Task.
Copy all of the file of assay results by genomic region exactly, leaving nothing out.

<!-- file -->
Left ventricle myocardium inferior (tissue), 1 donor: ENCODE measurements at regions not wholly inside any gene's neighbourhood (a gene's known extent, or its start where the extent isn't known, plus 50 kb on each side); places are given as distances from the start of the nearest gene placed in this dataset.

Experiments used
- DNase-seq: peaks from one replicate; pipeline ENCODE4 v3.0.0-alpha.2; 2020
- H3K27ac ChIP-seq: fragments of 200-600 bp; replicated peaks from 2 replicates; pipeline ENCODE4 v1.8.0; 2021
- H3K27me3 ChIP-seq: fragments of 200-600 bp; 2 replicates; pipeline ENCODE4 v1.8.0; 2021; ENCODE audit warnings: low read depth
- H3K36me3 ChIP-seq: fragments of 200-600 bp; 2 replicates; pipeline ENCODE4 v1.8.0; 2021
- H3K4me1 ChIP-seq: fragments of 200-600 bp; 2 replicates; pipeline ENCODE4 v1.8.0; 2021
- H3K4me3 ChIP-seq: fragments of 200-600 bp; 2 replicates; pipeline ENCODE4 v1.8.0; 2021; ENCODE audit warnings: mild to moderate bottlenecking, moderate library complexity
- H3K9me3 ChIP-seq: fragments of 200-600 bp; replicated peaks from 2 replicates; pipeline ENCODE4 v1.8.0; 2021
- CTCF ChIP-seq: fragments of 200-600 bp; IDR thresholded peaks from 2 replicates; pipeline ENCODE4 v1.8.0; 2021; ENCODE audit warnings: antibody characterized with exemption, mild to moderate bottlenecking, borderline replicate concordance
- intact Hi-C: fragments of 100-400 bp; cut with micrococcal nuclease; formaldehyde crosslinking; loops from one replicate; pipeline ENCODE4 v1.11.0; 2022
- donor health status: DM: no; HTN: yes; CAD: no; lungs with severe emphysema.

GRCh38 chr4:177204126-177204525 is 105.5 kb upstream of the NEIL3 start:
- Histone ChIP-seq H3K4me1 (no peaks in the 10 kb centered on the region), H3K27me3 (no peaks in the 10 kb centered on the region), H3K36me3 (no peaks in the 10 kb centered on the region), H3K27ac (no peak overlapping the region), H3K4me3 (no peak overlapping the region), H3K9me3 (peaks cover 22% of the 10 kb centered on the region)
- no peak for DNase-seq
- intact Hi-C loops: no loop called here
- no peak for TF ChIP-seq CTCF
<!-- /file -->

Left ventricle myocardium inferior (tissue), 1 donor: ENCODE measurements at regions not wholly inside any gene's neighbourhood (a gene's known extent, or its start where the extent isn't known, plus 50 kb on each side); places are given as distances from the start of the nearest gene placed in this dataset.

Experiments used
- DNase-seq: peaks from one replicate; pipeline ENCODE4 v3.0.0-alpha.2; 2020
- H3K27ac ChIP-seq: fragments of 200-600 bp; replicated peaks from 2 replicates; pipeline ENCODE4 v1.8.0; 2021
- H3K27me3 ChIP-seq: fragments of 200-600 bp; 2 replicates; pipeline ENCODE4 v1.8.0; 2021; ENCODE audit warnings: low read depth
- H3K36me3 ChIP-seq: fragments of 200-600 bp; 2 replicates; pipeline ENCODE4 v1.8.0; 2021
- H3K4me1 ChIP-seq: fragments of 200-600 bp; 2 replicates; pipeline ENCODE4 v1.8.0; 2021
- H3K4me3 ChIP-seq: fragments of 200-600 bp; 2 replicates; pipeline ENCODE4 v1.8.0; 2021; ENCODE audit warnings: mild to moderate bottlenecking, moderate library complexity
- H3K9me3 ChIP-seq: fragments of 200-600 bp; replicated peaks from 2 replicates; pipeline ENCODE4 v1.8.0; 2021
- CTCF ChIP-seq: fragments of 200-600 bp; IDR thresholded peaks from 2 replicates; pipeline ENCODE4 v1.8.0; 2021; ENCODE audit warnings: antibody characterized with exemption, mild to moderate bottlenecking, borderline replicate concordance
- intact Hi-C: fragments of 100-400 bp; cut with micrococcal nuclease; formaldehyde crosslinking; loops from one replicate; pipeline ENCODE4 v1.11.0; 2022
- donor health status: DM: no; HTN: yes; CAD: no; lungs with severe emphysema.

GRCh38 chr4:177204126-177204525 is 105.5 kb upstream of the NEIL3 start:
- Histone ChIP-seq H3K4me1 (no peaks in the 10 kb centered on the region), H3K27me3 (no peaks in the 10 kb centered on the region), H3K36me3 (no peaks in the 10 kb centered on the region), H3K27ac (no peak overlapping the region), H3K4me3 (no peak overlapping the region), H3K9me3 (peaks cover 22% of the 10 kb centered on the region)
- no peak for DNase-seq
- intact Hi-C loops: no loop called here
- no peak for TF ChIP-seq CTCF